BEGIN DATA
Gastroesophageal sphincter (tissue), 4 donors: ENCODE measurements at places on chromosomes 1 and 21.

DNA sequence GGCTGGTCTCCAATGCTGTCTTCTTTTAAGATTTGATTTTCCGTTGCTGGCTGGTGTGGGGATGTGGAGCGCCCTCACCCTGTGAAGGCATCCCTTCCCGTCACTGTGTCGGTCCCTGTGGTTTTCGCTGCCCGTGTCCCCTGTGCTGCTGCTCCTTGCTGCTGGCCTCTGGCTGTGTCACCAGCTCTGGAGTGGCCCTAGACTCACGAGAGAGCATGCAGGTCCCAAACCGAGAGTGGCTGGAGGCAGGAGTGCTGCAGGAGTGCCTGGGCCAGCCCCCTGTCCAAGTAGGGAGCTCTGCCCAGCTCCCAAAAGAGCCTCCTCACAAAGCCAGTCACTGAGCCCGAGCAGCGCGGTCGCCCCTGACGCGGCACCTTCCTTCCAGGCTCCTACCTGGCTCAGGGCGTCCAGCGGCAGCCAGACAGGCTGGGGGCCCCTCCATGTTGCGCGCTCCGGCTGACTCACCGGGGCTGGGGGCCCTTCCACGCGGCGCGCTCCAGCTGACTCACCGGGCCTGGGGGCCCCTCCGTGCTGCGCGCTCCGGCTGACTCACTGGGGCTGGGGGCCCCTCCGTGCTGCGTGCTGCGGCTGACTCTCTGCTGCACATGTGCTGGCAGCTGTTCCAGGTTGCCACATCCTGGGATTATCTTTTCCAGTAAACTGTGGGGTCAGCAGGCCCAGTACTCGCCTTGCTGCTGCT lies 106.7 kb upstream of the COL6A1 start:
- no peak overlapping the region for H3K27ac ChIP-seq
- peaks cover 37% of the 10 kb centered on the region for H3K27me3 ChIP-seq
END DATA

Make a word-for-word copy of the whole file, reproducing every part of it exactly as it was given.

Gastroesophageal sphincter (tissue), 4 donors: ENCODE measurements at places on chromosomes 1 and 21.

DNA sequence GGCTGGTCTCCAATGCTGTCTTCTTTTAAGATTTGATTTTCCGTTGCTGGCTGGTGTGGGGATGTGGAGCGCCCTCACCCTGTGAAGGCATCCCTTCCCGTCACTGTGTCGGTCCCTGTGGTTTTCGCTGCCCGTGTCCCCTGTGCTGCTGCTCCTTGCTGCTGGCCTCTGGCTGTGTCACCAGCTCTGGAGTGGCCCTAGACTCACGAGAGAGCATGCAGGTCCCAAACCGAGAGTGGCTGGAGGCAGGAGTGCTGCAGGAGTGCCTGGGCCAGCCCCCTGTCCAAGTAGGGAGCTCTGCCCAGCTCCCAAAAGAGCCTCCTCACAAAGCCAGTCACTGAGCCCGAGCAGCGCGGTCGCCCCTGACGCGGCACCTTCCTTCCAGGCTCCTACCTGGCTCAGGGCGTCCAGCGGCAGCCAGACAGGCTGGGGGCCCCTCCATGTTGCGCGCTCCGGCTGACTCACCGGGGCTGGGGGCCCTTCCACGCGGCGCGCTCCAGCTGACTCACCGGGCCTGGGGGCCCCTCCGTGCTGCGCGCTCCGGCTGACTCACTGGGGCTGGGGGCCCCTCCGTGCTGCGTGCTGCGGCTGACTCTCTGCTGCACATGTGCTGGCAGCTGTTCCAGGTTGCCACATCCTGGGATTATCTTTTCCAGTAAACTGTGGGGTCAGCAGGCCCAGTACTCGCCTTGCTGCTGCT lies 106.7 kb upstream of the COL6A1 start:
- no peak overlapping the region for H3K27ac ChIP-seq
- peaks cover 37% of the 10 kb centered on the region for H3K27me3 ChIP-seq